Kejriwal: A Messiah or a Charlatan

Kejriwal is the most talked about personality in India today


Is Arvind Kejriwal a true messiah or a consummate charlatan? This is an important question which needs immediate answer. His meteoric rise to power is attributed to the fact that he was able to win millions of hearts within a span of one year, so much so that well-established political parties–especially Congress, which had been in power in Delhi for the past fifteen years on a stretch–lost to his one-year-old Aam Aadmi Party.

Kejriwal is a messiah. Under Anna Hazare, he started, perhaps, the most important anti-corruption movement based on Gandhian principles in India, after Independence in 1947. This anti-graft movement was initiated to root out corruption from Indian politics once and for all. No, he is a charlatan because despite the advice of his mentor, not to join politics, he went ahead and formed the AAP (Common Man’s Party). This move estranged him from Anna Hazare.

Kejriwal is a messiah because he inspired and persuaded the common man of Delhi to vote Congress out of power. In his post-elections statements to the media, Kejriwal time and again stated that he would rather sit on the opposition benches than form a government with the support of either Congress or BJP. No, he is a charlatan because when time came to form a government he had no qualms to seek out the support of Congress. Today, he is the chief minister only because of the outside support given to him by the very party he crusaded against.

Kejriwal is a messiah because he has given the common man in India a new vision and hope. No, he is a charlatan because the common man in Delhi is only of Hindu origins. His cabinet does not have a single representative from the minority Muslim community.  Even the hardline BJP would never think of forming a cabinet without, at least, one representative of the minority community.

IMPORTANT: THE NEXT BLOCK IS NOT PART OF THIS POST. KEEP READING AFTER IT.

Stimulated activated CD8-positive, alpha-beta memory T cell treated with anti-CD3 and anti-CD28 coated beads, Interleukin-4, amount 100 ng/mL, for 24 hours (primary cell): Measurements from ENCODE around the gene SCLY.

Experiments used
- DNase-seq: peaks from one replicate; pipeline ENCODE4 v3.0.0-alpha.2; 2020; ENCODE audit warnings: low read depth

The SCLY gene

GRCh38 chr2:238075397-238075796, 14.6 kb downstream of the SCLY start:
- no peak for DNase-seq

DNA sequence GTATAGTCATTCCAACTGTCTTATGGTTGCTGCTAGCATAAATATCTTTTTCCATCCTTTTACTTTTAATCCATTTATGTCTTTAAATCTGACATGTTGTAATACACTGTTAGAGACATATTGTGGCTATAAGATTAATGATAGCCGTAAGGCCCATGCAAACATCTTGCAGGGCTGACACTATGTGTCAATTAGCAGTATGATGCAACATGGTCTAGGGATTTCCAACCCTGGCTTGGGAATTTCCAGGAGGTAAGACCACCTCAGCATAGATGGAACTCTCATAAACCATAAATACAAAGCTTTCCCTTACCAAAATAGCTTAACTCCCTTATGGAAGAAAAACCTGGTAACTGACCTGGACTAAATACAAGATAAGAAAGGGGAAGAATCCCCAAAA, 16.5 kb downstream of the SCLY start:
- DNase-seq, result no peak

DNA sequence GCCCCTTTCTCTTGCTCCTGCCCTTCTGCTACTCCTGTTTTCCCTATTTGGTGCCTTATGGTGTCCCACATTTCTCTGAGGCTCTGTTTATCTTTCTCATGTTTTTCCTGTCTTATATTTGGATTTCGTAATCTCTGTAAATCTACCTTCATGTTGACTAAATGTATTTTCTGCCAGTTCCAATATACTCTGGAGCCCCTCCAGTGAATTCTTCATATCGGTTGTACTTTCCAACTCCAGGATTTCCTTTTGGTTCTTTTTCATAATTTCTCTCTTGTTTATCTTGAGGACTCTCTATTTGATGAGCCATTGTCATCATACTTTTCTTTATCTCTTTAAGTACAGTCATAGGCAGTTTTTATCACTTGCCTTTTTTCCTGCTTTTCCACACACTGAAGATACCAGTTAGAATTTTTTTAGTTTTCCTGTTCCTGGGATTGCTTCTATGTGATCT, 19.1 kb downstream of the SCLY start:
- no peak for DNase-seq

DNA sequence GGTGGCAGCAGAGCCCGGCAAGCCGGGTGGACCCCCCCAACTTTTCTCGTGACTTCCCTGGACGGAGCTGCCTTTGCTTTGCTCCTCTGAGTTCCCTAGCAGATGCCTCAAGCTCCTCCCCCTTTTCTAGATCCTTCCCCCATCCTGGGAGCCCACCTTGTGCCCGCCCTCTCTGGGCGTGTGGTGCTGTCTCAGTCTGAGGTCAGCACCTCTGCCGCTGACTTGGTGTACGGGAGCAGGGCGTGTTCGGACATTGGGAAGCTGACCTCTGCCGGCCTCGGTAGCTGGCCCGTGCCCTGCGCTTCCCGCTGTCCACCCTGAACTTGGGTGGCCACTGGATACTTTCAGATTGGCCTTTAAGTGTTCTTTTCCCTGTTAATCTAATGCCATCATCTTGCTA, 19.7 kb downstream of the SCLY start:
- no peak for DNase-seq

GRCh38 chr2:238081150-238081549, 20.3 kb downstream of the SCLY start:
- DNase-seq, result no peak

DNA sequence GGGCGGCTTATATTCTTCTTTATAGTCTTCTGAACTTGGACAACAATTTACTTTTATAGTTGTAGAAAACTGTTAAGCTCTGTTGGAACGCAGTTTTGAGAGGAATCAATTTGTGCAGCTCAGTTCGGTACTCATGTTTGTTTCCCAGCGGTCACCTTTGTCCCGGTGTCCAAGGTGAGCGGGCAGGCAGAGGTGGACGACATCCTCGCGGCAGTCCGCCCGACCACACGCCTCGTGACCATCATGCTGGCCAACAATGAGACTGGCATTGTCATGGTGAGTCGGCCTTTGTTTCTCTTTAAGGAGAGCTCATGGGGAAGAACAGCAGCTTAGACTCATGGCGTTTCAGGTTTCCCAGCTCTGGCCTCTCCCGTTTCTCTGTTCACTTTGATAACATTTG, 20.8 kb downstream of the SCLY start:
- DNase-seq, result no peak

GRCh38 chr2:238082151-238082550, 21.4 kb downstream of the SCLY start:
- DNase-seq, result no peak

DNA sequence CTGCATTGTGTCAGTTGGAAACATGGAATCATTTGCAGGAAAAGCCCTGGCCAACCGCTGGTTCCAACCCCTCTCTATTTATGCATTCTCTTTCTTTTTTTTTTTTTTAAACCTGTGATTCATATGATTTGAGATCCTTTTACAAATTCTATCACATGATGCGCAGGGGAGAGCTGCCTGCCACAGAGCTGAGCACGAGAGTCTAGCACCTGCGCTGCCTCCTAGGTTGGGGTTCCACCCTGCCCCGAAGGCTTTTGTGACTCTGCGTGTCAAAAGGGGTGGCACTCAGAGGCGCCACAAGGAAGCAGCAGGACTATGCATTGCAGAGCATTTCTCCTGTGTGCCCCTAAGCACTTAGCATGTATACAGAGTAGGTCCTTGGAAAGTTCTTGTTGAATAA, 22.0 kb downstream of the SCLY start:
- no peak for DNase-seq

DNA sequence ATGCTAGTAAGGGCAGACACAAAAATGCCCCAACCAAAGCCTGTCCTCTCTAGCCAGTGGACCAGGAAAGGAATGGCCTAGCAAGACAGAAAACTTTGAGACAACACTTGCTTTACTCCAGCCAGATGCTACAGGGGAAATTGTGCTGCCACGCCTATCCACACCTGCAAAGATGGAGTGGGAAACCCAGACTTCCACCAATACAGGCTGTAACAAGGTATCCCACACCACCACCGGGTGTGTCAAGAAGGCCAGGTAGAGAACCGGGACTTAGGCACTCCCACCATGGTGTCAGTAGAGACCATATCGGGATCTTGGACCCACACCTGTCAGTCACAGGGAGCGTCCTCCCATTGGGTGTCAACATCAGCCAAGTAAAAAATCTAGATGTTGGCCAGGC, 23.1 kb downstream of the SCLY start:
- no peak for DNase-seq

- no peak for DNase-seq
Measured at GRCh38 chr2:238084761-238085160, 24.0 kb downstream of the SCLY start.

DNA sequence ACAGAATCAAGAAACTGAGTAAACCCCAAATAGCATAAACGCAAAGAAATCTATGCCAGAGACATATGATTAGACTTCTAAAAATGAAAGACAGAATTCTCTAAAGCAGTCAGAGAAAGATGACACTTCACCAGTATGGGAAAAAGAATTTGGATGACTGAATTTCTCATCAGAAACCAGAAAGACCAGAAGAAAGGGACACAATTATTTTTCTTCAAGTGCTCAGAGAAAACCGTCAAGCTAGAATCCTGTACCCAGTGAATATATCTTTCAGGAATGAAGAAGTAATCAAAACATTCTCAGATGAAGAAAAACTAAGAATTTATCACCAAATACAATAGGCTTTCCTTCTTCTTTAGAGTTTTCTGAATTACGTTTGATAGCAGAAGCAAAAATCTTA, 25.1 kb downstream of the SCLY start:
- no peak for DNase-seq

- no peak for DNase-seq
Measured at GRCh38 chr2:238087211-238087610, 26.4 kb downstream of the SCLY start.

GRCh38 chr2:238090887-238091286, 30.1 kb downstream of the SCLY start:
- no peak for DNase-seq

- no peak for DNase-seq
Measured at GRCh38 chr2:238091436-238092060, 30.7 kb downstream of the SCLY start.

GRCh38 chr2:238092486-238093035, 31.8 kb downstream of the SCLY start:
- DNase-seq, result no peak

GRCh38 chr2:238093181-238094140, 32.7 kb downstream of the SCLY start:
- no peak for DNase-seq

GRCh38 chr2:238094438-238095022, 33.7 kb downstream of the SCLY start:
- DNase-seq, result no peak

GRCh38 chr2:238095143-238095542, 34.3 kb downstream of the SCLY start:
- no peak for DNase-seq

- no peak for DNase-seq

Kejriwal is a messiah and a  true representative of the common man. He took metro to the Ramlila Maidan (Ground) to take oath of office. He did so because he wants to end the VIP culture. No, he is a charlatan because his political gimmick cost the Delhi government more than if he had just taken a government-provided transport to the venue.

Kejriwal is a messiah because, for the interest of the common man, he took the oath of office at the Ramlila Maidan, the same venue where in 2011 Anna Hazare  started the anti-corruption movement. No, he is a thorough charlatan because despite all his promises not to take extra security for himself, over 400 policemen were deployed for his security at the Ramlila Maidan.

Kejriwal is a messiah  because he promised, in front of thousands, that there would be no witch hunt against his political opponents or the bureaucracy. No, he is a charlatan because, within hours of his becoming the chief minister of Delhi, he suspended bureaucrats and transferred and posted  police officials.

These are some of the facts that can be cited as pros and cons of Kejriwal’s short tenure in office. It is left to the reader to decide for him/herself whether Kejriwal is a true messiah or a common charlatan.

By Iftikhar Tariq Khanzada



The Economic Times 


One Response to "Kejriwal: A Messiah or a Charlatan"

  1. Jaskaran   January 2, 2014 at 8:29 pm

    Kejriwal is a messiah !!
    Don’t try cheap shots!! He formed govt with the support of congress after public opinion! 400 security personnel were securing thousands of comman people not only CM.

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